A bride’s dress is something that people put a lot of thinking into. It has to be perfect, but on the other hand price is also a factor, so it has to be stylish, yet affordable, elegant, but not overwhelming. Once the dress has been chosen, the bride wears it at the wedding and that’s it.
But what does the bride do what the dress after the wedding? There are several traditions that are carried out, one of the most common is handing the dress down to one of the bride’s daughters when she is going to get married, other people decide to donate their dresses once they have worn them, to other couples who might want to be getting married, but don’t have the resources to get a dress to do it; others even sell it, I mean, you might as well sell it, right? It is not like you plan on getting married again and wear it. Well, at least that’s not what the plan is.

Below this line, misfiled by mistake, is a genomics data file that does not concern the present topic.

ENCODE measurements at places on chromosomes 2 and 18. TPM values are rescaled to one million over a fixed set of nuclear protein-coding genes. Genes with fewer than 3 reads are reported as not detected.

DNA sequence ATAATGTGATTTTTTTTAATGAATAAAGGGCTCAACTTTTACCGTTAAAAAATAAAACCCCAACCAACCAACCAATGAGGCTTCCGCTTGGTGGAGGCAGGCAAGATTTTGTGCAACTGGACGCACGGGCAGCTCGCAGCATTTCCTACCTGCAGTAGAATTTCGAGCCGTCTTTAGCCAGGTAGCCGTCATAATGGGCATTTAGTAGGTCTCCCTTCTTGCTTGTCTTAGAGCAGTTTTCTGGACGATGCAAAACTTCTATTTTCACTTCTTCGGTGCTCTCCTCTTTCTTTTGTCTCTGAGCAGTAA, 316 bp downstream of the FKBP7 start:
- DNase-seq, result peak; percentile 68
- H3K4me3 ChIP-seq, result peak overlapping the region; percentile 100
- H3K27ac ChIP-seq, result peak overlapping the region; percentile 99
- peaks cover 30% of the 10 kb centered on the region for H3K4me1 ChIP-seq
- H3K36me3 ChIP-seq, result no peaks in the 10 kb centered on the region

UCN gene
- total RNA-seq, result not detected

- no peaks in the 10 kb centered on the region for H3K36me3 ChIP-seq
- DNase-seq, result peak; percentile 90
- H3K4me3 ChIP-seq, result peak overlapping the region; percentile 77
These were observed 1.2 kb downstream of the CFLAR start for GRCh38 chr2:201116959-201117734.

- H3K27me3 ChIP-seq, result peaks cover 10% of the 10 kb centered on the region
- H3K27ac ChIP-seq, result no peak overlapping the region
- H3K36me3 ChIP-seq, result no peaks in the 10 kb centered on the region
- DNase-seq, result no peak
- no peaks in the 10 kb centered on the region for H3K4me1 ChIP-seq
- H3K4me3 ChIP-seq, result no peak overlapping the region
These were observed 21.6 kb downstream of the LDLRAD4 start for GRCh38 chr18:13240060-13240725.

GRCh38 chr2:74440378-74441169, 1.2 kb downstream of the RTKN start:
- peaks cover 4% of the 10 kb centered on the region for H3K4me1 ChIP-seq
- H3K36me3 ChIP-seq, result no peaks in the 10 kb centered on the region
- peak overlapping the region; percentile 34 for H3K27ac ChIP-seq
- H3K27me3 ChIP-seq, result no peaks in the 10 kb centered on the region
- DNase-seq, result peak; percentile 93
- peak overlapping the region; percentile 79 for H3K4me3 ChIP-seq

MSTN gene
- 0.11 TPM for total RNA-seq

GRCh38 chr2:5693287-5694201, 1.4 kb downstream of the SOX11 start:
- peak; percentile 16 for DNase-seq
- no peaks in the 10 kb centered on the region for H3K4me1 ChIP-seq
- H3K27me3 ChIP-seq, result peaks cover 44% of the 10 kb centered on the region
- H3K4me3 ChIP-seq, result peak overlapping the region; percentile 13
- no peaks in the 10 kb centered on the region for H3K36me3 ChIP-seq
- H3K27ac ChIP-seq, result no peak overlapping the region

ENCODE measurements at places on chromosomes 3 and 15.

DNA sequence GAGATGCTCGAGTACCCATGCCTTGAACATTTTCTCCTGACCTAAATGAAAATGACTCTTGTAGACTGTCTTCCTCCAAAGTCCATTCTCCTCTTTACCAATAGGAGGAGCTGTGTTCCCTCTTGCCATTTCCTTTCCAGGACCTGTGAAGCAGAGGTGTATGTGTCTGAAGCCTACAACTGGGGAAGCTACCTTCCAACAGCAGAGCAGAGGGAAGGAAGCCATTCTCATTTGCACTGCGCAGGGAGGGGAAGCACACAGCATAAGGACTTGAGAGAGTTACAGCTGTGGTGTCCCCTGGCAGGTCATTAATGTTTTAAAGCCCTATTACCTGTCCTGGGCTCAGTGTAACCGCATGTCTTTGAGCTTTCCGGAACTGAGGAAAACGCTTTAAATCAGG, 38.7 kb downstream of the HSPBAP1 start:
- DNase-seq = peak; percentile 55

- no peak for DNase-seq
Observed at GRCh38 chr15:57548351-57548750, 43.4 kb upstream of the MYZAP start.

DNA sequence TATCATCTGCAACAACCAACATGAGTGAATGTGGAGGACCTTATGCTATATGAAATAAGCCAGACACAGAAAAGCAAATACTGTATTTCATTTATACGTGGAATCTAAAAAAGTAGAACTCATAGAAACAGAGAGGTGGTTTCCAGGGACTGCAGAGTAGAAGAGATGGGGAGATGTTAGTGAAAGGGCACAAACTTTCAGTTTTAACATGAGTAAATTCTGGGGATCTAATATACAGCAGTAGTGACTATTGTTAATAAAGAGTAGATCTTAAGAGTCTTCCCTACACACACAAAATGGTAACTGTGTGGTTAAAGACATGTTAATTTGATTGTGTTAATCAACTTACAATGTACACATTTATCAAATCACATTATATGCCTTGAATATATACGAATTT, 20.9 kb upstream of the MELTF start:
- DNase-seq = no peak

Alice Myers, had another idea for her own wedding dress, or at least the repurposing of it. When she lost her son at only 7-years-old back in 1998, she was devastated, she recalls one of the most difficult things being shopping for burial clothes, “I still remember going to shop for funeral clothes for Jack,” she said. “It was one of the most painful things in my life.”
In April, Myers and her good friend Michelle Hickey set out to help other who might just be in the same situation. She founded a group that makes very small baby gowns to be used for several purposes out of bridal dresses.
As you know, not a lot of places carry very small baby clothes, which are the same time are nice and proper for formal occasions, that may even include the burial garment itself. They also make garments to dress little ones for very special occasions, like weddings. Each garment is hand-made by a group of 12 Irish seamstresses, they have produced 120 dresses so far, some of them even donated to six local hospitals.
The inspiration for founding this group may belong to the woman by the name and her group called “Shannon Angel Sisters”, but the work that is carried out by them helps shed light to a sometimes harsh and dark situation, where there are no words that can comfort, but at least it alleviates the pain of putting doll clothes on their baby, even if it’s the last garment he or she will wear.